Trust is what makes Texas special; trust is what makes them vulnerable. Trust in Colt McCoy allows Greg Davis to treat the passing game like the running game - whn Colt completes 80% of his throws and can scramble for first downs on other passing plays that break down, how can you not trust it. Trust in Quan Cosby and Jordan Shipley allow Colt to release throws before either receiver has made their break and know that the ball will be caught. This quadrangle of trust is leading to an offense of historic proportions, an 8-0 record, and dreams well beyond expectations for this season.
At the same time, this intense trust is beginning to make the Horns' offense to become simplified. When every pass goes to Shipley or Cosby, and every successful run is the same trap play to the left, defenses gradually begin to re-position to get better angles on the blockers or jump the passing routes. The offense gets tougher, which makes the Horns even more reliant on plays and players they trust.
So the question for the Horns is, how do they build trust in new plays and players while inside the crucible of an undefeated potential Big 12 title and national championship season?
A lack of trust in the young receivers and their ability to make plays, particularly down the field may eventually be the downfall of this year's Horns. I was struck, in re-watching the OSU game, how infrequently Colt even looked deep or to receivers other than Cosby or Shipley. He had time on several play-action passes to look deep, but instead threw to Cosby or Shipley right away on intermediate routes against the zone. It is true that he threw to Kirkendoll on a slant and to Collins on a deep out, but 2 of McCoy's incomplete passes were drops made by Kirkendoll and Williams. Even the announcers were joking after Williams drop by saying, "No wonder he throws just to Cosby or Shipley."
A case in point: in the first half, OSU sent a full-scale (3-4 people) blitz 3 times. Result: an incomplete pass, TD to Shipley on the fade route to the left, and the brilliant TD catch by Cosby. In the second half, the full-scale blitz yielded interception called back by the roughing the quarterback call, an interception, and the 20 yard pass to Shipley to the 4 on the Horns' last drive. Why the change in fortunes? The two bad passes resulted because of Colt throwing off his back foot, but also because the OSU DB's were playing the route much tougher because they knew where it was going to go.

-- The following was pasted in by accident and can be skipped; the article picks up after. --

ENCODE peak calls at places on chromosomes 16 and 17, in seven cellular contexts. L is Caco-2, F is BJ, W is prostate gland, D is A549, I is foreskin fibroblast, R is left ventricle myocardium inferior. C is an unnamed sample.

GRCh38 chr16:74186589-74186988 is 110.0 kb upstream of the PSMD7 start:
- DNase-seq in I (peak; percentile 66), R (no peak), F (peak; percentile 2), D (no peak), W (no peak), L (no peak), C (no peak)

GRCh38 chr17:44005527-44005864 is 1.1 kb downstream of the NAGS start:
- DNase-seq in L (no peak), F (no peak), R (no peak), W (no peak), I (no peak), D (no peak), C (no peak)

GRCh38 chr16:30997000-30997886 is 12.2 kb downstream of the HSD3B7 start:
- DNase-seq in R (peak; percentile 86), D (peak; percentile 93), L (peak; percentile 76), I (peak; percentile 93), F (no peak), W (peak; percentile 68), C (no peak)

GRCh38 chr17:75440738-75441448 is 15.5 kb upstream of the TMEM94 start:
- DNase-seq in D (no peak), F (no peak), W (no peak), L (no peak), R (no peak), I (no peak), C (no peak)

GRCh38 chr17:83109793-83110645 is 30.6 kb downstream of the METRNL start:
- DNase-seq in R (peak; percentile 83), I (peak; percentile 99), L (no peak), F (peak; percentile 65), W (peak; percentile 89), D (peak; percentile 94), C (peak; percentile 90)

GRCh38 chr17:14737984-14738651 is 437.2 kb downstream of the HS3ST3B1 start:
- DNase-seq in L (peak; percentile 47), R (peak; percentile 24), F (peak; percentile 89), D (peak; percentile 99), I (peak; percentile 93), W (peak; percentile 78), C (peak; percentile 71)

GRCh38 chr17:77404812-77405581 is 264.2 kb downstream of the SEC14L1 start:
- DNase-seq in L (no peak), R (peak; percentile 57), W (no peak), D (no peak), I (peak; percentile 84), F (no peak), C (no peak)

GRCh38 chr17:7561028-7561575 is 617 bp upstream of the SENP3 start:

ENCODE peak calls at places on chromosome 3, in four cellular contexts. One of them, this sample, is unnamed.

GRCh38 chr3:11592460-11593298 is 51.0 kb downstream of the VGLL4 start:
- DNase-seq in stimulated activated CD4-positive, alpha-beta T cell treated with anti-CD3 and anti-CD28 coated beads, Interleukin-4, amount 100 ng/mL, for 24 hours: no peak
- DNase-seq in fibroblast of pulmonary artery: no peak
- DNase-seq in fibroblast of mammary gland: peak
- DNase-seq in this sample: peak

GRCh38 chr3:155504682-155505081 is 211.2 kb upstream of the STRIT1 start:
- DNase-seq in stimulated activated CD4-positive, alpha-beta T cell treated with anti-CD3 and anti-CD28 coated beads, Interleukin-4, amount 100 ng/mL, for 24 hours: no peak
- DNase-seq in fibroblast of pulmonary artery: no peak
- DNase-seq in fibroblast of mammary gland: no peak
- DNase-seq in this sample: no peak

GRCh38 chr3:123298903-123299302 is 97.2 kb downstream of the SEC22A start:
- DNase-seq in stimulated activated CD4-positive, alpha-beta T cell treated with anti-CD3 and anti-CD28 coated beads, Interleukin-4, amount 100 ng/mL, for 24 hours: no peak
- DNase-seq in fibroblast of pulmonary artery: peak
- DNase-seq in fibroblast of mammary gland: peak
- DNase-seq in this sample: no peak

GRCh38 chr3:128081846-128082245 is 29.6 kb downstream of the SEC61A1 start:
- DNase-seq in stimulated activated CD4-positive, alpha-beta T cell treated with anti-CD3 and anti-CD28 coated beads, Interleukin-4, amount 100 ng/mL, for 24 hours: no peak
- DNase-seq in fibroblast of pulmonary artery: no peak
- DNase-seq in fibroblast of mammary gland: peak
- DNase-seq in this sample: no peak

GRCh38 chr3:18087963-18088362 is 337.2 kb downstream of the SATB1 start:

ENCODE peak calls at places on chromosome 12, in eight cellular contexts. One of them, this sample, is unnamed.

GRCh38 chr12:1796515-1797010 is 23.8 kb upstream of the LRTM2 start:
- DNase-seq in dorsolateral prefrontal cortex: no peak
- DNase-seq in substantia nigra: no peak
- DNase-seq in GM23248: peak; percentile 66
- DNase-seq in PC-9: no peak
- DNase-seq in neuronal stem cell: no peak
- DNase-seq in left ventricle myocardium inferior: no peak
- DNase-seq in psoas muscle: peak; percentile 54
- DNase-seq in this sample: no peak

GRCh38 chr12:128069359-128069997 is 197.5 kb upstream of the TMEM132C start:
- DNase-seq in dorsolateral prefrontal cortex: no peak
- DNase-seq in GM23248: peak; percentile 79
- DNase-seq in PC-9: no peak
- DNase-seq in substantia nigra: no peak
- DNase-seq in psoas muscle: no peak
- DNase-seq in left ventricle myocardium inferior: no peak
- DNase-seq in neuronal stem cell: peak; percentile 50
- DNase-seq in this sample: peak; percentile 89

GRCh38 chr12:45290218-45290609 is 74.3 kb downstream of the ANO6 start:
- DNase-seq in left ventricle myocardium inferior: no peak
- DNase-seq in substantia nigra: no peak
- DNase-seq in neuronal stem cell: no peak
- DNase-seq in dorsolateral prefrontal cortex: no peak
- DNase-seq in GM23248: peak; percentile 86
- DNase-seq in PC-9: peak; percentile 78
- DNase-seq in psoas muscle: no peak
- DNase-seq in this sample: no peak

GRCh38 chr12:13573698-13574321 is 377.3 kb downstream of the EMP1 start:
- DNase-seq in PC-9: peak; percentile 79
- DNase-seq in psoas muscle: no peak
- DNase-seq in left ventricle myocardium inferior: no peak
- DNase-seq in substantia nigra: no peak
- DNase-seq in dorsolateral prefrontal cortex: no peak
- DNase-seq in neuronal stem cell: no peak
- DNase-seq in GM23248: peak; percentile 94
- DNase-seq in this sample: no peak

Without being at the game, it's impossible to know whether other receivers were open, but one could just see the coverage on Cosby and Shipley getting tighter as the game progressed. One could almost feel the collective play-calling sphincters of Greg Davis and Mack Brown getting tighter as the game got tighter.
Trust issues are also infecting the running game. Greg Davis and Mack Brown trust Chris Ogbonnaya to make the right reads, pass block, and make the catch when thrown the ball. Despite this well-founded trust, the running game lacks sorely needed explosiveness potentially provided by Fozzy Whittaker. If Fozzy is not playing when he is supposedly 100% healthy, it must be because of a lack of trust. And perhaps it's true that Fozzy is not as effective a blocker as Ogbonnaya or McGee. But Fozzy brings a threat to the table that neither Ogbonnaya or McGee can - the threat to go the distance.
That threat has incalculable value. I watched the OSU LB's carefully on running and passing plays. LB's who didn't blitz just sat on their heels, read the play and charged the gap. They had that luxury with Ogbonnaya because he's not straight up fast or shifty enough to make them miss, unlike last year, when Jamaal Charles was so fast, he would make it through the gap before the LB could get there. With Fozzy in the game, the LB's would have to pick their gap faster to avoid that happening, which would then allow Fozzy to pick his hole. A faster reaction from the LB's would also open up more play-action passes on play fakes.
We have read ad nauseum about Mack's (and by proxy Greg Davis') conservatism, and as the stakes get higher with each game, one can feel the dependence on certainty from the offense growing. There are good reasons for going with what coaches and players "know" will work, but any football coach knows that eventually the defense will also "know" what's coming, and a team needs alternative players, pass routes, protection schemes, and maybe even a couple of trick plays to keep the defense off balance and not zoned in on Cosby, Shipley, and McCoy. Fundamentally, the coaches need to trust the young, talented, but unproven players to make plays and to make them when the game is on the line.
Along with that need to diversify as a team, the young players, and most especially Malcolm Williams and Fozzy Whittaker, need to step up and break out as playmakers as fans are all confident that they can.
As the Texas Tech rumble on the High Plains approaches, the Horns appear to need a healthy dose of invigoration, with new wrinkles, playmakers, and attitudes to take this team to the next level. Such freshness may be even more critical should the Horns pull off the incredible feat of beating Tech in Lubbock, when the whole team breatrhes a collective sigh, adrenaline levels drop, and a feisty Baylor, Kansas or aTm can gameplan their way inot a game they otherwise have no business being in.